And it all comes out in the end, you know? Some people are rich in things, and some are rich in love, and some are rich in both, but everybody’s missing a little something, no matter how perfect it looks from the outside.
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Yesterday I came down in the morning to my folks' house and spent the day hanging out with my dad. Some things I learned:

My grandparents apparently road-tripped to New Mexico to get married, possibly because there was no waiting period there, and had a double wedding with my grandfather's sister and her husband. The only remaining person who can tell us about this is my great-aunt, who had better spill the beans Friday.

My dad and I discussed moving the photos from the 40+ photo albums to archival albums and labeling them.

Dad: Of course every time you think about it, you think it's too late. But I still remember who some of those people are.
Me: And what you have to remember is that even the recent stuff... uh, 1990 was two decades ago!
Dad: Yeah. I know.
Me: It just hit me.

My dad and I went to visit a friend of the family Rubye Gail, who is 95 and "ready for a new address," and she was pleasantly annoyed at my grandfather for cutting in line ahead of her when he was 10 years younger. (Not really but kind of humorously so.) She told us stories about how when she was little, they turned off the electricity to the town at 11pm and didn't turn it back on until 6am.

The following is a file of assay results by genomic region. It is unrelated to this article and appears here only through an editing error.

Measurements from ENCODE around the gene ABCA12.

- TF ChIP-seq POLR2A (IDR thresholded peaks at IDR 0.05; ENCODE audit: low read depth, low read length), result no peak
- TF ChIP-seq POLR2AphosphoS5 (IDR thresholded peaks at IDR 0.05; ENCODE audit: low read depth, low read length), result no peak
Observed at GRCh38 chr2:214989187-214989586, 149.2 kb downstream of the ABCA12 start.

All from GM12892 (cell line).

And then she told me an interesting story about a friend she had growing up, and how her grandfather had told her friend and Rubye Gail how he had come to America when he was a child, from Russia. And 90% of me was listening to the story because it was really neat and the other 10% was going:
2010 - 95 = Rubye Gail was born in 1915.
1915 - 50 (the guesstimated age of her friend's grandfather) = born in 1865
1865 + 15 years old at the time of the story= 1880.